The question of singularity formation for the three-dimensional Euler equations of incompressible inviscid fluid flow is a celebrated open problem in mathematics and physics. The existence of Euler singularities is likely to have substantial implications for physical fluid dynamics, in particular a role in the onset and structure of turbulence. This research will utilize a combination of numerical and analytical methods to study Euler singularity formation, as well as examine the significance of these singularities for fluid dynamic turbulence. A centerpiece of the project is a new method for constructing singular Euler solutions, starting from a semi-analytic approach using complex space-time and singularities in the complex plane. The results should be amenable to rigorous analysis and direct numerical validation. A full numerical and analytic validation of the singularity construction forms a main component of this proposal. Several related projects involving singularity formation in interfacial internal waves, and in incompressible nondissipative magnetohydrodynamics will also be undertaken.
The incompressible Euler equations are a system of partial differential equations that describe the flow of inviscid fluids. Although these equations have been known for nearly 250 years, basic mathematical questions concerning the nature of solutions are still open. In particular, it is still not known whether solutions of the three dimensional Euler equations can form a singularity, that is, an infinite value in a flow quantity such as the velocity or vorticity (which measures circulation) in finite time. Due to its implications in turbulence theory, the question of Euler singularities has received intense attention over the last 20 years. Successful construction of Euler singularities would solve a major problem of mathematics and would establish a new method for addressing singularity formation. A fluid dynamic understanding of these singularities could lead to important insights on the structure of turbulence, one of the major open problems of classical physics. This in turn could lead to important new methods for understanding and simulating turbulent flows, essential in a wide range of engineering applications, including the design of aircraft and watercraft.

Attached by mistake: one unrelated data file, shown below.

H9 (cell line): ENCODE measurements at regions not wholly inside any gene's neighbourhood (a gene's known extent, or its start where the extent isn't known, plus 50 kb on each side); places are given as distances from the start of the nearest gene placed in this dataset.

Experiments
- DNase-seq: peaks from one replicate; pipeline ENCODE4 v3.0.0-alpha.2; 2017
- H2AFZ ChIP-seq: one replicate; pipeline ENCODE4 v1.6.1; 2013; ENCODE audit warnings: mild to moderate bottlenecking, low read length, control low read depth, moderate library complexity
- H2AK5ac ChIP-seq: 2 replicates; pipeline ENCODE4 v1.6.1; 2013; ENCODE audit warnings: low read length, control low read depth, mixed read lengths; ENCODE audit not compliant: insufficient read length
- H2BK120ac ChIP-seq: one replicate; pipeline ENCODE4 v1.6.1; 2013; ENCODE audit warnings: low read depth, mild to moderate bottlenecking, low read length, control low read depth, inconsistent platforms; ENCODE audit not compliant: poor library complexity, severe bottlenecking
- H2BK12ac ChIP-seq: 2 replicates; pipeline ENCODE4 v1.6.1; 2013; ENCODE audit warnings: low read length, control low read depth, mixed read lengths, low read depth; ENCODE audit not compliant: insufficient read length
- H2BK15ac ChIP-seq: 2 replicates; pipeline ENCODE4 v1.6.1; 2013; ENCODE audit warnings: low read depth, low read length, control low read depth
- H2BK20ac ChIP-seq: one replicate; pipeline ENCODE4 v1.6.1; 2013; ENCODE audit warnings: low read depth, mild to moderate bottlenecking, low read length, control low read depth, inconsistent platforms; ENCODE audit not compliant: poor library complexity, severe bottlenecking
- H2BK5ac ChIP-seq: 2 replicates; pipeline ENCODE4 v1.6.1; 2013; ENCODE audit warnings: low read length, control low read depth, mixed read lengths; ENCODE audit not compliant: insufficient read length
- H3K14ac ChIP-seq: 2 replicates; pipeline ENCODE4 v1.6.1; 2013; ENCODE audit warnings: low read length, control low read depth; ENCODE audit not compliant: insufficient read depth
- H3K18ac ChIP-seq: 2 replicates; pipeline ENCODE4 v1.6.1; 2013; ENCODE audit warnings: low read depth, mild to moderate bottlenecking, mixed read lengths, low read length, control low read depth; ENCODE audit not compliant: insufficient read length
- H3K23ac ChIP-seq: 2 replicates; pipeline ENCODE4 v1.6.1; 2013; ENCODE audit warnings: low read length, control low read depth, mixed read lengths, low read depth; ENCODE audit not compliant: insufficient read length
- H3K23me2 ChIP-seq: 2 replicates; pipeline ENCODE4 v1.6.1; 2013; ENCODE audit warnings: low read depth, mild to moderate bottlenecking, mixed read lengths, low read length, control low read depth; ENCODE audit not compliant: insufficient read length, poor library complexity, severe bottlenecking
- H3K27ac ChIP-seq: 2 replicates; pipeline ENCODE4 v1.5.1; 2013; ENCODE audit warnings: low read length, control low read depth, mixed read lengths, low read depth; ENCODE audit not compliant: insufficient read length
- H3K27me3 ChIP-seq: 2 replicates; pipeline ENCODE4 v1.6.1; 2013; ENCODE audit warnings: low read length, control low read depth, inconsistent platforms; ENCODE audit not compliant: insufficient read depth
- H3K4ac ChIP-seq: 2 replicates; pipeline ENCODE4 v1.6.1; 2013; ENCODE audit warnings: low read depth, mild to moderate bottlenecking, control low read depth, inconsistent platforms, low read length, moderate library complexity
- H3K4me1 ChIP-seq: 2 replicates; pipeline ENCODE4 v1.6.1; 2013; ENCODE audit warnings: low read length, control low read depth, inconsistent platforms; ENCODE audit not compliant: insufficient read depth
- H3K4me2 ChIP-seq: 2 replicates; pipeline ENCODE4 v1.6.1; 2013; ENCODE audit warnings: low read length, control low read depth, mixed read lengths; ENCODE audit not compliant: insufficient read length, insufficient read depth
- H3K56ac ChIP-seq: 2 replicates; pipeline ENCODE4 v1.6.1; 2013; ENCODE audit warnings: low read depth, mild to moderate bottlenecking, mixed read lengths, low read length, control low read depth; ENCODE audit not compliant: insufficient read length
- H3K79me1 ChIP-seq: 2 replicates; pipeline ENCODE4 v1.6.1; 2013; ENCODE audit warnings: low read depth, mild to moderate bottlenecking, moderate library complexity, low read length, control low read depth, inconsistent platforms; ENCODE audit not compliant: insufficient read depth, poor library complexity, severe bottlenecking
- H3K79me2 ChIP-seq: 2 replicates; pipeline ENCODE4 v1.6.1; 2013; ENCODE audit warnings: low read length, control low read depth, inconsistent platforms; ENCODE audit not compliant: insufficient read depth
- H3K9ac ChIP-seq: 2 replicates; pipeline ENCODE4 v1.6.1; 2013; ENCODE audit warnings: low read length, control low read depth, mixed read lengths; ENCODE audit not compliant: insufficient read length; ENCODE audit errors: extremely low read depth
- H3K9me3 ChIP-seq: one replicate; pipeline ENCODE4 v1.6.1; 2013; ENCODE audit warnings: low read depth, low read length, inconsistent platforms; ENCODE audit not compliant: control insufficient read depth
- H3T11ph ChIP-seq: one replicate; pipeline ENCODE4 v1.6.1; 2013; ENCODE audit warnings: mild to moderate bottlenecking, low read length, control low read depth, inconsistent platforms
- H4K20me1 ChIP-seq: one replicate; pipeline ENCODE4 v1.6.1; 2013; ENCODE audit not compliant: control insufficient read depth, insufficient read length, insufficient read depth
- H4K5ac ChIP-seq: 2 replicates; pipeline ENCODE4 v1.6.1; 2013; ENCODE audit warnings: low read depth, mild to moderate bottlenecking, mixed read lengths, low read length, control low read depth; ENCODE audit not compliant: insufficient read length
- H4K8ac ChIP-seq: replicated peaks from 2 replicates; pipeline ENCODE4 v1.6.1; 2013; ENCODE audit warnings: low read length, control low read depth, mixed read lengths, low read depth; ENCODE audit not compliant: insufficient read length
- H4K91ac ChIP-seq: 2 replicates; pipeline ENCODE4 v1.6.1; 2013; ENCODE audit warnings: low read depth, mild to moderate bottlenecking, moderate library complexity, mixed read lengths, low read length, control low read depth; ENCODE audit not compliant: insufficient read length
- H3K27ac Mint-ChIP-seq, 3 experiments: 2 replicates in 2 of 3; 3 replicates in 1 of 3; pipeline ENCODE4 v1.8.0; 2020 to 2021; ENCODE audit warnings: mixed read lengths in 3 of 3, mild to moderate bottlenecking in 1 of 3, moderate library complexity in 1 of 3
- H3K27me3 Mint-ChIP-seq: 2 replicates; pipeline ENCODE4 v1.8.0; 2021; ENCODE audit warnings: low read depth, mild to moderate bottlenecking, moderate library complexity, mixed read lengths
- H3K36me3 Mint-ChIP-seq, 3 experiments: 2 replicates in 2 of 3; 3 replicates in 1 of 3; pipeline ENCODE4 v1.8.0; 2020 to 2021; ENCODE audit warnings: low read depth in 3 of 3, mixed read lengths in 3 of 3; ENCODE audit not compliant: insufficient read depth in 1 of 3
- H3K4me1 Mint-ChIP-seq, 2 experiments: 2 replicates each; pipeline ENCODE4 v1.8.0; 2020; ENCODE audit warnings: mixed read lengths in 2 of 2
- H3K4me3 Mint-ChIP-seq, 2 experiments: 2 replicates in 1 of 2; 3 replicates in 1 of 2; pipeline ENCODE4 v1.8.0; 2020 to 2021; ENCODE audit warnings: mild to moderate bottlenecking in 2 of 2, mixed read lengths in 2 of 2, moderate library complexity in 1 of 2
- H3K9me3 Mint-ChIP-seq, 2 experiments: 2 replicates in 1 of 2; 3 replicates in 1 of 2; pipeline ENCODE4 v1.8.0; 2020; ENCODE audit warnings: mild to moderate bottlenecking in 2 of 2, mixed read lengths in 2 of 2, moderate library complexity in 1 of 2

|Effective start/end date||7/1/04 → 6/30/08|
- National Science Foundation: $253,522.00